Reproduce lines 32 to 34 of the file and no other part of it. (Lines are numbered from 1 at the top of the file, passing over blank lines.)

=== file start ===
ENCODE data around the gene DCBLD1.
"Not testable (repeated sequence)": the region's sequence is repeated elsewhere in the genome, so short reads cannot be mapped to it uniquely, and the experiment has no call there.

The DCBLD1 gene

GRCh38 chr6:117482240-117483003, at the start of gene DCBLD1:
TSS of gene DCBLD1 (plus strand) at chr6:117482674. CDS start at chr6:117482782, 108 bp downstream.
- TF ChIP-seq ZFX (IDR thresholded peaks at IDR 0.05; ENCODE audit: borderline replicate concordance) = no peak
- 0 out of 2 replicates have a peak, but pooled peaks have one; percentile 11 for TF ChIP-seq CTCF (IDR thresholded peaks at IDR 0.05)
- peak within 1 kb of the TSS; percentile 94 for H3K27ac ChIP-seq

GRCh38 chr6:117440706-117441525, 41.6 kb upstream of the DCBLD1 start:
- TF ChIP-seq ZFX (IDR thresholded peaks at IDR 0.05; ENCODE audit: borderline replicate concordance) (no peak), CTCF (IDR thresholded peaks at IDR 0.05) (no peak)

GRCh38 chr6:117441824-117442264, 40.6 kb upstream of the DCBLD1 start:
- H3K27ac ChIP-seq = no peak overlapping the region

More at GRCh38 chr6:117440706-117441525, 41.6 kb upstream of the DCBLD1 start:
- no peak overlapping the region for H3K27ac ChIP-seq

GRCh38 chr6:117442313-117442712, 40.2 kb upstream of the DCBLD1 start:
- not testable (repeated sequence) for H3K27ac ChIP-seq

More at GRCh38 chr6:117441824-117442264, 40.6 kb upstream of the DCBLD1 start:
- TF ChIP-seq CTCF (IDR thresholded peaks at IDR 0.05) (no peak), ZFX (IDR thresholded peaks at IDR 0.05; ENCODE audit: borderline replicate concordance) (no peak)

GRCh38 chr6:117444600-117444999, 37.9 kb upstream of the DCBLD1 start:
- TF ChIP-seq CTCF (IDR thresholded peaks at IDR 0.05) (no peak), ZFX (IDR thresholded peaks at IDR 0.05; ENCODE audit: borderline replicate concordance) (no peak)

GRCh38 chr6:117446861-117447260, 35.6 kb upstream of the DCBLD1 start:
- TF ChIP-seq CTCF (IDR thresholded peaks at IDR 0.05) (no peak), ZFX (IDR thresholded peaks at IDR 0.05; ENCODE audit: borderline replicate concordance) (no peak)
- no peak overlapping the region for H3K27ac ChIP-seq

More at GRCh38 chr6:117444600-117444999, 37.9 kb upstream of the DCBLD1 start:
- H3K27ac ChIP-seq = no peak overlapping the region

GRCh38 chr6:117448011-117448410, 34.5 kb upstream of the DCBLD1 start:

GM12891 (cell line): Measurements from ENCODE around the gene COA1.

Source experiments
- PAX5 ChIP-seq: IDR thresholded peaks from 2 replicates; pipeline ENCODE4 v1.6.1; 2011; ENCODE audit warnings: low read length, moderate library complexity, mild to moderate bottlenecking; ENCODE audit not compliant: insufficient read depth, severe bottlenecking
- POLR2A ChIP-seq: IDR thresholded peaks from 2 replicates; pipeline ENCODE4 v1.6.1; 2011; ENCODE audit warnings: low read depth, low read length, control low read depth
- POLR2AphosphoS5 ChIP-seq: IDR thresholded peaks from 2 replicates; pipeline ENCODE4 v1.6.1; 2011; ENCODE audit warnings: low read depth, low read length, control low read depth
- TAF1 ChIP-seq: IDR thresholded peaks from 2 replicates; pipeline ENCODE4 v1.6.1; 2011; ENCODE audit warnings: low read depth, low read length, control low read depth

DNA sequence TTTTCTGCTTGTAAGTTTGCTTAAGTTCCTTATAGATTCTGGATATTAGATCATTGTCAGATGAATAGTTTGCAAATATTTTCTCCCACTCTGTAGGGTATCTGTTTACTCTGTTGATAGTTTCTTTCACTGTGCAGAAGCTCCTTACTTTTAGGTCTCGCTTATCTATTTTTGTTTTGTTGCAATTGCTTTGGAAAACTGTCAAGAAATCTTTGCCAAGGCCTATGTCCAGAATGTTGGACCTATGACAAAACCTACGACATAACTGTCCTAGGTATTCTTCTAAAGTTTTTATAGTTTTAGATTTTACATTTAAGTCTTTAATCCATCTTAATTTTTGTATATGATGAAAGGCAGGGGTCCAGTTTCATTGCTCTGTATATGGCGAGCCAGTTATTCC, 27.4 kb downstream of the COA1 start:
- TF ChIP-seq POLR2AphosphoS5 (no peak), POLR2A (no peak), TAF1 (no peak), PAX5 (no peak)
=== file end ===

- TAF1 ChIP-seq: IDR thresholded peaks from 2 replicates; pipeline ENCODE4 v1.6.1; 2011; ENCODE audit warnings: low read depth, low read length, control low read depth

DNA sequence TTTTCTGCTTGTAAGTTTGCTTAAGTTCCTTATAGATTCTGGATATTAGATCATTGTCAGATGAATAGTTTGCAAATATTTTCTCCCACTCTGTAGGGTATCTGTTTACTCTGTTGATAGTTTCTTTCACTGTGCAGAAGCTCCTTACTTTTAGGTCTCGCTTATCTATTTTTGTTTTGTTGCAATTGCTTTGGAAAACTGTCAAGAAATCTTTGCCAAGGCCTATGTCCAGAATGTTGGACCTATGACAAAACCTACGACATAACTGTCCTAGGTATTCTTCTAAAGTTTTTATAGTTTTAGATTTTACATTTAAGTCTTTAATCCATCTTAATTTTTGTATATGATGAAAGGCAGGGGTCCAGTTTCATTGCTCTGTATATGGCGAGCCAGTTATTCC, 27.4 kb downstream of the COA1 start:
- TF ChIP-seq POLR2AphosphoS5 (no peak), POLR2A (no peak), TAF1 (no peak), PAX5 (no peak)